The next stop on the trail, Faneuil Hall, is a an imposing brick structure that cannot be missed. The area surrounding Faneuil Hall seems to be the epicenter of tourism in the city, complete with street performers, souvenir shops, and even a food hall. Originally completed in 1743, it was here that many speeches were made by prominent individuals such as Samuel Adams and James Otis encouraging independence from Britain. With this history it is still occasionally referred to as "the Cradle of Liberty."

After leaving Faneuil Hall the next official stop on the trail is a fair bit further away, but thats not to say there aren't any sights to see. The trail winds by the Union Oyster House, the United States' oldest continuously operating restaurant, and the Bell in Hand Tavern, the United State's oldest continuously operating bar.

Located across the street from these establishments is the somber yet beautiful New England Holocaust Memorial, a worthy place to stop before moving along to Boston's North End.

After crossing the Rose Kennedy Greenway, the end result of the Big Dig, you enter into the North End. The North End is Boston's version of Little Italy, chock full of cafe's, restaurants, and shops.

A must do in the neighborhood is to wait in line for a cannoli either at Mike's Pastry or Modern Pastry. They've been rival bakeries for decades but it seems like the competition between the two has only increased their fame. This sugar rush will power you through the rest of the trail.

After meandering through the historic neighborhood the next official stop is the Paul Revere House. Yes, that Paul Revere. Although he only owned the house from 1770 to 1800, the structure dates back to 1680. This makes the house the oldest in the Downtown Boston area. A small admission fee is required to tour the grounds.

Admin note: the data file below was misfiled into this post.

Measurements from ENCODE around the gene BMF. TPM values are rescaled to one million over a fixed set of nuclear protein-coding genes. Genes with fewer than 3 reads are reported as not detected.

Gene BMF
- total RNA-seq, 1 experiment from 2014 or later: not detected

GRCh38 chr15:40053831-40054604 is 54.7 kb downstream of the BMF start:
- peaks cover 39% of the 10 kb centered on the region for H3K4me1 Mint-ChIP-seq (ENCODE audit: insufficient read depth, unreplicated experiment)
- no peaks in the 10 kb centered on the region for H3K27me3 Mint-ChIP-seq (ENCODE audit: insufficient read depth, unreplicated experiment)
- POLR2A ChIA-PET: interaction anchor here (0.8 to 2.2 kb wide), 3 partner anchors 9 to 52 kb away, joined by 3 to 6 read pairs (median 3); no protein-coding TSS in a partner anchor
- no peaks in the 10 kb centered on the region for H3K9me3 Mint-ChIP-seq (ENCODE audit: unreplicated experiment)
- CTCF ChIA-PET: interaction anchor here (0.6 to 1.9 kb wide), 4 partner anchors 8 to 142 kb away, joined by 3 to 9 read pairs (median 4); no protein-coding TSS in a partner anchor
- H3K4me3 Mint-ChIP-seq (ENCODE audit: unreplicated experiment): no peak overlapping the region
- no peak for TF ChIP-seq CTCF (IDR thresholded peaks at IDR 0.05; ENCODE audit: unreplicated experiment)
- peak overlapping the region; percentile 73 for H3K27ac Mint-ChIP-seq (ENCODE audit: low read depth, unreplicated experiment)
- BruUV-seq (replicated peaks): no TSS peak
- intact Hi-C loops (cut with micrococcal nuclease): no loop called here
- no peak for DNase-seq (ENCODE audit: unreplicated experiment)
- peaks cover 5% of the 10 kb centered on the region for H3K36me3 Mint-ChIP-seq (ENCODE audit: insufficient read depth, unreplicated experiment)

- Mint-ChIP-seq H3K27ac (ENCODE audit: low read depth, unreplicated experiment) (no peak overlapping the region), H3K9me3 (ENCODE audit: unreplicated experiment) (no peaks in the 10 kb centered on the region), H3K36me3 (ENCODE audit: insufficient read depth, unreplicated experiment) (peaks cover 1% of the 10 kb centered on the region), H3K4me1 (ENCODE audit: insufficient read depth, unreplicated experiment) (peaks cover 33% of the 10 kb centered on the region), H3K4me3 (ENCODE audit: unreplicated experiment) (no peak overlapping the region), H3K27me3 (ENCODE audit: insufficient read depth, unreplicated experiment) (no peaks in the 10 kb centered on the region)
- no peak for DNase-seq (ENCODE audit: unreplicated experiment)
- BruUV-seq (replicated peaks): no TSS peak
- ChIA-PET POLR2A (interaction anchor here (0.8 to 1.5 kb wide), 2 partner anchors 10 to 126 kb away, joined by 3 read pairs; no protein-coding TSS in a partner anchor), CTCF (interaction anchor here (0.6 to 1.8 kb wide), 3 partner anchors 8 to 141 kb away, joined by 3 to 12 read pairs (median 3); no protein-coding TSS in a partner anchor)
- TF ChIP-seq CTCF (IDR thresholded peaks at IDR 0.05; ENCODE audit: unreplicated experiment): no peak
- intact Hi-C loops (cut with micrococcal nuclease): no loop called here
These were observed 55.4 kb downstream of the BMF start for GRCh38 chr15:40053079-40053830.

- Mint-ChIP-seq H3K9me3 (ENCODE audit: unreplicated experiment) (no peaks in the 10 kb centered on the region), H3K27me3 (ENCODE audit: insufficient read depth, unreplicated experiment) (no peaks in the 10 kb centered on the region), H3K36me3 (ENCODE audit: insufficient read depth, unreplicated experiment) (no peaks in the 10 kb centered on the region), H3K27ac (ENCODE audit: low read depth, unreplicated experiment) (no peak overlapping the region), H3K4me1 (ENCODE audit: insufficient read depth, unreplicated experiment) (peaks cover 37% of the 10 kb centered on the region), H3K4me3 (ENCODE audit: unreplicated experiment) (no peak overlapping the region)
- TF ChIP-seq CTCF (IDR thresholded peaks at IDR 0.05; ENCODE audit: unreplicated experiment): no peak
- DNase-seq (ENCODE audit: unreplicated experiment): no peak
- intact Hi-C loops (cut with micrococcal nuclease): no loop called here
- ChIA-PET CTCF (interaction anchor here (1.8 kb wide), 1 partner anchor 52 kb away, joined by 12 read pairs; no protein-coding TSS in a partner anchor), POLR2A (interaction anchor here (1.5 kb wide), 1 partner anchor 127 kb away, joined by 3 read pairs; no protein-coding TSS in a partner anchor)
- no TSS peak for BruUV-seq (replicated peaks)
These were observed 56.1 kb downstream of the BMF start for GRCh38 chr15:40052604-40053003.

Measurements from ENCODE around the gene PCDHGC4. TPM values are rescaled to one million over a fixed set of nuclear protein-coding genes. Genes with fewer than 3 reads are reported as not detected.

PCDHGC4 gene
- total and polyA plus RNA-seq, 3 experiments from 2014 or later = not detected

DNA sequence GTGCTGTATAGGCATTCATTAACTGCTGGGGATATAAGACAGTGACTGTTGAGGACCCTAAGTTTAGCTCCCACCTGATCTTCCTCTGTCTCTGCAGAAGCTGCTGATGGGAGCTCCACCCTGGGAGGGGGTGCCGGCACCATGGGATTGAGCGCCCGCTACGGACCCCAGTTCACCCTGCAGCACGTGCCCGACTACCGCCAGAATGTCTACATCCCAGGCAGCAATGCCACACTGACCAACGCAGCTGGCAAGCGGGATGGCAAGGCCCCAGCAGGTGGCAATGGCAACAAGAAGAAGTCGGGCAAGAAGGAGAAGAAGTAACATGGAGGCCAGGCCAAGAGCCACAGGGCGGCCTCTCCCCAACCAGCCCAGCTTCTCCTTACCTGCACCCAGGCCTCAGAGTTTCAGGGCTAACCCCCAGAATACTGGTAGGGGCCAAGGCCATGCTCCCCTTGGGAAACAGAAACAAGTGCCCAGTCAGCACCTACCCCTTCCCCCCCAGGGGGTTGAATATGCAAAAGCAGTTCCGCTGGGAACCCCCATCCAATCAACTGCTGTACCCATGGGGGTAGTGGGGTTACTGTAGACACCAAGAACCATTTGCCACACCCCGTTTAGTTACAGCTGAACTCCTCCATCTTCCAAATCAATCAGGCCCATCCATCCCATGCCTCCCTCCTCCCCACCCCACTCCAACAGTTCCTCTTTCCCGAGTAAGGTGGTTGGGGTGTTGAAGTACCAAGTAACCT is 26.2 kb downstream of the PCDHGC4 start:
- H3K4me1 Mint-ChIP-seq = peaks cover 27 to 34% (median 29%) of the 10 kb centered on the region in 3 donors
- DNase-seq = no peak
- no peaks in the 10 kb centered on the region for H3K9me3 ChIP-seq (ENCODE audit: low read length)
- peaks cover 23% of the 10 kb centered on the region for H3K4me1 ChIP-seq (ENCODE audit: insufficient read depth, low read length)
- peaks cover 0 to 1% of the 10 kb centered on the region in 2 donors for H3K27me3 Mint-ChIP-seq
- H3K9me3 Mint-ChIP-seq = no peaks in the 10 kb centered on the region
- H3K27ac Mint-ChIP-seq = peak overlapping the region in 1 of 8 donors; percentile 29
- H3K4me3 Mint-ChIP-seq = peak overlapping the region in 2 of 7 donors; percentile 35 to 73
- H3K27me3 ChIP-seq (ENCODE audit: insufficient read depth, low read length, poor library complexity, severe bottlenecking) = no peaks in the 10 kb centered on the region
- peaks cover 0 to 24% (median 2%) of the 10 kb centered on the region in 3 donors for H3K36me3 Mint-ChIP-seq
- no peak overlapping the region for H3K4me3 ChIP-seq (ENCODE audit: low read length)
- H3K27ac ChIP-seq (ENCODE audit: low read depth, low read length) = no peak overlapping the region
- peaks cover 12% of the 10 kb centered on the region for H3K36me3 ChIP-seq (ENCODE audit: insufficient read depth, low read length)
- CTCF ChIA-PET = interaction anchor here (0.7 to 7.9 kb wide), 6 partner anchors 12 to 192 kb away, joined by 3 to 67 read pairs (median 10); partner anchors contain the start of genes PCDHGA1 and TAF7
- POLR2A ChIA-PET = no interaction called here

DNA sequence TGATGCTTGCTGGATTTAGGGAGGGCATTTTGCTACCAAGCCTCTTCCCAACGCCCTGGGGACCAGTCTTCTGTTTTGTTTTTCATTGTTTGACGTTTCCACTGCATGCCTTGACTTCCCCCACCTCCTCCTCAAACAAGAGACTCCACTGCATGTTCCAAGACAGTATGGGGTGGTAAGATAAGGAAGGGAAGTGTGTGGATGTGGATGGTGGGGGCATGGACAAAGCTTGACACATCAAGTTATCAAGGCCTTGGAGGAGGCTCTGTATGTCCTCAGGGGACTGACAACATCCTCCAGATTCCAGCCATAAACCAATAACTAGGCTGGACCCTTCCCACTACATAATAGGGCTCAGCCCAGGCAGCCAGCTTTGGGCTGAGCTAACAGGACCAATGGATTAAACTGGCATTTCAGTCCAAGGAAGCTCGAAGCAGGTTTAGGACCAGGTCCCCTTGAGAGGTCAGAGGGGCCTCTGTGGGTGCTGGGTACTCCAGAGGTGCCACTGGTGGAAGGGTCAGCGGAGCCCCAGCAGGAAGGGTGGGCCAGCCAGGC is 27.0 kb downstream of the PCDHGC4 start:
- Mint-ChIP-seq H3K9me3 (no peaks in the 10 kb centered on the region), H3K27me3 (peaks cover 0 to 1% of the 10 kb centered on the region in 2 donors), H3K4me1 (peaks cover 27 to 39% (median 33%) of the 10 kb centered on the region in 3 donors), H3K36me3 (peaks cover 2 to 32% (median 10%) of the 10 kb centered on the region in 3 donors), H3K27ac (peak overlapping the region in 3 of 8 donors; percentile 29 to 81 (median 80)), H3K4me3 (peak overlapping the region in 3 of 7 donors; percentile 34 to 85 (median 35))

In between the Paul Revere House and the next stop on the trail lies the Paul Revere Mall. A pleasant pedestrianized street complete with a statue depicting the man himself on the midnight ride.

"One if by land, two if by sea." It was here at the Old North church that the legendary signal is said to have been sent. Today it still holds services as a mission of the Episcopal Diocese of Massachusetts. If you want to linger in the area a bit the church does host occasional tours of its crypt, housing and estimated 1100 bodies among its 37 tombs.

Just up the street is the Skinny House. One of the nation's most famous spite houses. The story goes that two brothers inherited a plot of land. While one brother was away serving in the military the other brother built a house occupying most of the property. The veteran was not just going to give his share away, so he built the Skinny House instead.

Across the street from the 10.4 foot (3.2 meter) wide house lies the second cemetery of the route. the Copp's Hill Burying Ground. The gorgeous grounds contain more than 1200 marked graves including that of Phyllis Wheatley, the first female published poet of African descent.

After leaving Copp's Hill Burying Ground it is time to cross the Charles River into Charlestown but not before taking in the views of the Leonard P. Zakim Memorial Bridge and TD Garden.

The next stop is sure to be a favorite of any naval history buff. The USS Constitution, commonly referred to as Old Ironsides, is the oldest ship of any type still afloat. First launched in 1797, its first duties were to assist with the First Barbary War. It was its crucial role in capturing British merchant boats during the War of 1812 that earned the public's adoration.

The final leg of the journey is up a bit of elevation to the Bunker Hill Monument. In 1775 American Revolutionaries discovered a plan by the British to fortify the Charlestown Peninsula. The patriots decided to fortify on the peninsula themselves. Although the colonists retreated with 450 wounded or killed, the British lost 1,150 soldiers. The colonists may have lost the battle, but it demonstrated that they were able to stand up to the British Forces.

Completed in 1843, the obelisk marks the site of the Battle of Bunker Hill. Today, it is also the last stop of the Freedom Trail.